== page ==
Namibia Logistics Association (NLA): NLA represents the Namibian logistics industry, namely small and large companies operating in road transport, freight forwarding, courier services, and customs clearing. Founded in 2009, NLA is an independent non-profit organisation serving as the industry’s collective voice, bringing to the fore the interests of its members, thus serving as a platform to voice shared concerns. NLA offers its members a wide array of services, which includes Public Sector Advocacy, Group Benefits, Training & Capacity Building, Facilitation of business linkages, Market Intelligence and Marketing Platforms.


10.Container Liner Operator Forum – Mr Willie Prosser

Container Liners Operaters Forum (CLOF): CLOF represents all Container Shipping Lines only calling and servicing the Walvis Bay Port directly. CLOF has established itself into a regulatory body allowing clients to know how many containers they have at the port, where they are standing and what their status are. Their main aim is to enhance productivity, efficiency, to keep costs low and to create volumes for Namibia.


11.Roads Authority – Mr Conrad Lutombi

Roads Authority: Roads Authority focuses on managing the national road network and on improving the standard of Namibian roads with a view to a safe and efficient road sector. Namibia’s road network has been ranked among the safest, most efficient and sustainable, and is the envy of many countries. The growth of the road infrastructure and the expansion of the road network have contributed immensely to the economic development of Namibia and the SADC sub-region as a whole.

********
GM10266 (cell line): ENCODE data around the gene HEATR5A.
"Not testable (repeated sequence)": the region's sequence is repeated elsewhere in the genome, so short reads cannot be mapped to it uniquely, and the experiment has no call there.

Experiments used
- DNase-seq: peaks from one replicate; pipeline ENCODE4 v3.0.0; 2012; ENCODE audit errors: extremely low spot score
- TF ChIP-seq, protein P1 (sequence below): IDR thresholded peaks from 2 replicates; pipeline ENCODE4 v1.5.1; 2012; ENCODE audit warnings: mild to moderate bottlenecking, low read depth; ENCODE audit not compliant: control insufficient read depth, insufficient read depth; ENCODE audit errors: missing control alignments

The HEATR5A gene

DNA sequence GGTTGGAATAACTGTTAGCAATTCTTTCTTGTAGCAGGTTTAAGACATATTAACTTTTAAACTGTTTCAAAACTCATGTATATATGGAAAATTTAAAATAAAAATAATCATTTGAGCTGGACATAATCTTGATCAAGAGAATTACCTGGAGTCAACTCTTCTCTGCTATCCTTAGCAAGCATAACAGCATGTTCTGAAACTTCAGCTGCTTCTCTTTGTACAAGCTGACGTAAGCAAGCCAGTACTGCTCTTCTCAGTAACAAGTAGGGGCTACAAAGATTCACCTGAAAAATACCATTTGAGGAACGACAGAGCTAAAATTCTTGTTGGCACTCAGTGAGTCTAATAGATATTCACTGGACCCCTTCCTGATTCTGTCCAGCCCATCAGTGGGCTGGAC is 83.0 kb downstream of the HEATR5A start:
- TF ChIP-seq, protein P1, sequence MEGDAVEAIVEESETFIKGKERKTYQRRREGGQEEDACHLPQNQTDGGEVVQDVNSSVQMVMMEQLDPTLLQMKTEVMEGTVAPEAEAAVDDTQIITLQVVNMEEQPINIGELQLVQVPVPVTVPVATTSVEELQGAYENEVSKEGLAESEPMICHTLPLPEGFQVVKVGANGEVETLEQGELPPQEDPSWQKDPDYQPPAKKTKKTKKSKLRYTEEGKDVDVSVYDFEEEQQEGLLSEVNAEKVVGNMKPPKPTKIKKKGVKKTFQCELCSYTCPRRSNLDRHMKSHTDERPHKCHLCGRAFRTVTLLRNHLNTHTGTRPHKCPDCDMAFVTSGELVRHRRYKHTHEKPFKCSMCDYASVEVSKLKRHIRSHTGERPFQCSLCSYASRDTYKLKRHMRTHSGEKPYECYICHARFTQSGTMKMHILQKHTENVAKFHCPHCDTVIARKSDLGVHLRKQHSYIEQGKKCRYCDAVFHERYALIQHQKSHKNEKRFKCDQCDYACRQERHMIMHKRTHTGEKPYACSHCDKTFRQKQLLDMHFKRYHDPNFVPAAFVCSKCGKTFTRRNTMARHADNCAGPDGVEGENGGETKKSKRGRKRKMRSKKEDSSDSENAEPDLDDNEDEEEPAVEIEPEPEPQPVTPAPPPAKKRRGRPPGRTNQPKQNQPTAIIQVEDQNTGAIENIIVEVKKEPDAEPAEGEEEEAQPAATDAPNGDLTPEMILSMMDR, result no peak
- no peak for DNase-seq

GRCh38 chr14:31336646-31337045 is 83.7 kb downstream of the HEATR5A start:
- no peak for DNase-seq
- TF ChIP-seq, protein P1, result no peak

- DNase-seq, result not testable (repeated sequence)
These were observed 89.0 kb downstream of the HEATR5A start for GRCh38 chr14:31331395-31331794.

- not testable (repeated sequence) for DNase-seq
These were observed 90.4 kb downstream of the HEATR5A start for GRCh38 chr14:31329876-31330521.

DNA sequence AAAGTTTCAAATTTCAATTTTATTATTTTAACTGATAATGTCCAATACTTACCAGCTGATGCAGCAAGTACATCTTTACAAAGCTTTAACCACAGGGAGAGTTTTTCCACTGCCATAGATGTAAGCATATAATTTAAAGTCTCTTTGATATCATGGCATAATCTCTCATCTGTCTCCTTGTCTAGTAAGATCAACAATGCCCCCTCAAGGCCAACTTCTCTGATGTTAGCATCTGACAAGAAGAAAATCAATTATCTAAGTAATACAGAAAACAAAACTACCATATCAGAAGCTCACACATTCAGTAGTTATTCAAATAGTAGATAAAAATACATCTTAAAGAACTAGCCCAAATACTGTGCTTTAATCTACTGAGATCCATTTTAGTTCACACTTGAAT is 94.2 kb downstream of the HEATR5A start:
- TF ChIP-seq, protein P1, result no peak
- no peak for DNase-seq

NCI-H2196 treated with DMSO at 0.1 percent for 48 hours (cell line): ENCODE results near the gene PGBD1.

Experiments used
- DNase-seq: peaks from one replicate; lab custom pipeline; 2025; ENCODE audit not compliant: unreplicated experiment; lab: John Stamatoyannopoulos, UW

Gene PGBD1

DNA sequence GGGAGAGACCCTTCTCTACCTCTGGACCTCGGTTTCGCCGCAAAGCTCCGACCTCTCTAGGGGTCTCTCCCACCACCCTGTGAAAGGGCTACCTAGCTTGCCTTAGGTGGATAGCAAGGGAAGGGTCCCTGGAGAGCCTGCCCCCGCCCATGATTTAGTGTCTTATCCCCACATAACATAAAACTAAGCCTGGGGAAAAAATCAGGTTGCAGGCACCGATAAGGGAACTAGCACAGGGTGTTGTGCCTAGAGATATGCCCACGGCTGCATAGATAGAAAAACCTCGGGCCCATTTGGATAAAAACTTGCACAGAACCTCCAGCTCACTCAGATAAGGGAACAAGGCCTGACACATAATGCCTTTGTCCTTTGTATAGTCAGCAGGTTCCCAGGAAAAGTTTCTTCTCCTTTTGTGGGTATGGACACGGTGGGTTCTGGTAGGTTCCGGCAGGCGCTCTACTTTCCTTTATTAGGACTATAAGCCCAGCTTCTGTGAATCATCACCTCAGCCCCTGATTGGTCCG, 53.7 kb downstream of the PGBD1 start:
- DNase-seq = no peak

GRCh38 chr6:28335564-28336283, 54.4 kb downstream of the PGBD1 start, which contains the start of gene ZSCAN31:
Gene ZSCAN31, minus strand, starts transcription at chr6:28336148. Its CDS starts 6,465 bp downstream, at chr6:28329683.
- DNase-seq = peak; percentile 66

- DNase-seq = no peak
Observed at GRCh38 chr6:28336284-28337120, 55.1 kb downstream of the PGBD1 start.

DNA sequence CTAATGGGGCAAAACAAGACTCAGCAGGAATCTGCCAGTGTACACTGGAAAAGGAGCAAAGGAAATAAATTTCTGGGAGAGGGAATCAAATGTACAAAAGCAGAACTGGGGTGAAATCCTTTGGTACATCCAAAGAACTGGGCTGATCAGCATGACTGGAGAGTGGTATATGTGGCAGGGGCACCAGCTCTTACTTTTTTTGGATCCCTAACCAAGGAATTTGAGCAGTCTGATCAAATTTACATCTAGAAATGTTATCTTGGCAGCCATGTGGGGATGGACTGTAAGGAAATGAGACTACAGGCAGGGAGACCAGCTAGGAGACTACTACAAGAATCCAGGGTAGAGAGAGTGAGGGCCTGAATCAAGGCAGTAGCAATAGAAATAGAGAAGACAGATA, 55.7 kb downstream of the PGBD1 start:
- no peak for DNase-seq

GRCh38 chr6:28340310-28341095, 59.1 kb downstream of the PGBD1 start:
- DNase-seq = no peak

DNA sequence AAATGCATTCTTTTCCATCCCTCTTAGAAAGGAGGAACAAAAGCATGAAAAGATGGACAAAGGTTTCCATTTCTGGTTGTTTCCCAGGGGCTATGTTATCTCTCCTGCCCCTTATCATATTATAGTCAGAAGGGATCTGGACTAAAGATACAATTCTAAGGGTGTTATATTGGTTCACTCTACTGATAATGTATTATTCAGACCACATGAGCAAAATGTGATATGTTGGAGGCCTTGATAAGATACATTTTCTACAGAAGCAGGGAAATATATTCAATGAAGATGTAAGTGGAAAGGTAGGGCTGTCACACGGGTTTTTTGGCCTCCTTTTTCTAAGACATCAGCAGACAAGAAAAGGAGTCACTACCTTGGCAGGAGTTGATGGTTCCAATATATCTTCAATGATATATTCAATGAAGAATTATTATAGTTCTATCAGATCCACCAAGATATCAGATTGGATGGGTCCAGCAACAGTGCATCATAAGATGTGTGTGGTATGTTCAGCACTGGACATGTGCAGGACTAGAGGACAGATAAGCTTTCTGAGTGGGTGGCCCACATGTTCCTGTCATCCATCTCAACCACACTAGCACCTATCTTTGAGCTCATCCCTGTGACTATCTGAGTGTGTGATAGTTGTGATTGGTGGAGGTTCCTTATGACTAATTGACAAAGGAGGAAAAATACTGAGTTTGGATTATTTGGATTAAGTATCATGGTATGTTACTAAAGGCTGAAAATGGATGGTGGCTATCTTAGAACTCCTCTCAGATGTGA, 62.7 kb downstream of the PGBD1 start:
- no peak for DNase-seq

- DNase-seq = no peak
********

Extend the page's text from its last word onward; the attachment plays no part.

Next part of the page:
12.Road Fund Administration – Mr Ali Iipinge

Road Fund Administration: The Road Fund Administration (RFA) was established through an Act of Parliament; the Road Fund Administration Act, (Act 18 of 1999), (Government Gazette Number 2217 of 1999), to manage the Namibian Road User Charging System (RUCS) and the Road Fund. The RFA’s main objective is to manage the RUCS in such a manner as to secure and allocate sufficient funding for the payment of expenditure as contemplated in Section 17(1) of the RFA Act, with the view to achieve a safe and economically efficient road network in Namibia.


13.Walvis Bay Port Users Association – Mr Riaan Lottering